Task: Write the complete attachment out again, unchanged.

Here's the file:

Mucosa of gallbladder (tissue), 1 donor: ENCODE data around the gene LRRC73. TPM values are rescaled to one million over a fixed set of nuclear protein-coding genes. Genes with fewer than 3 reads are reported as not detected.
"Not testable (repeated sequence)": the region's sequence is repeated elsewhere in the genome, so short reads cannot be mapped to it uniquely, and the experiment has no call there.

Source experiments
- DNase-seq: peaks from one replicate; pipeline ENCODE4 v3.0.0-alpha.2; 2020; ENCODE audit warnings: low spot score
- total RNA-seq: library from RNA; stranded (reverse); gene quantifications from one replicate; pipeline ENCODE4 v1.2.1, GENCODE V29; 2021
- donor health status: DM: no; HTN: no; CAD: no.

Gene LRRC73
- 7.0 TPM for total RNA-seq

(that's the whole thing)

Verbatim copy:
Mucosa of gallbladder (tissue), 1 donor: ENCODE data around the gene LRRC73. TPM values are rescaled to one million over a fixed set of nuclear protein-coding genes. Genes with fewer than 3 reads are reported as not detected.
"Not testable (repeated sequence)": the region's sequence is repeated elsewhere in the genome, so short reads cannot be mapped to it uniquely, and the experiment has no call there.

Source experiments
- DNase-seq: peaks from one replicate; pipeline ENCODE4 v3.0.0-alpha.2; 2020; ENCODE audit warnings: low spot score
- total RNA-seq: library from RNA; stranded (reverse); gene quantifications from one replicate; pipeline ENCODE4 v1.2.1, GENCODE V29; 2021
- donor health status: DM: no; HTN: no; CAD: no.

Gene LRRC73
- 7.0 TPM for total RNA-seq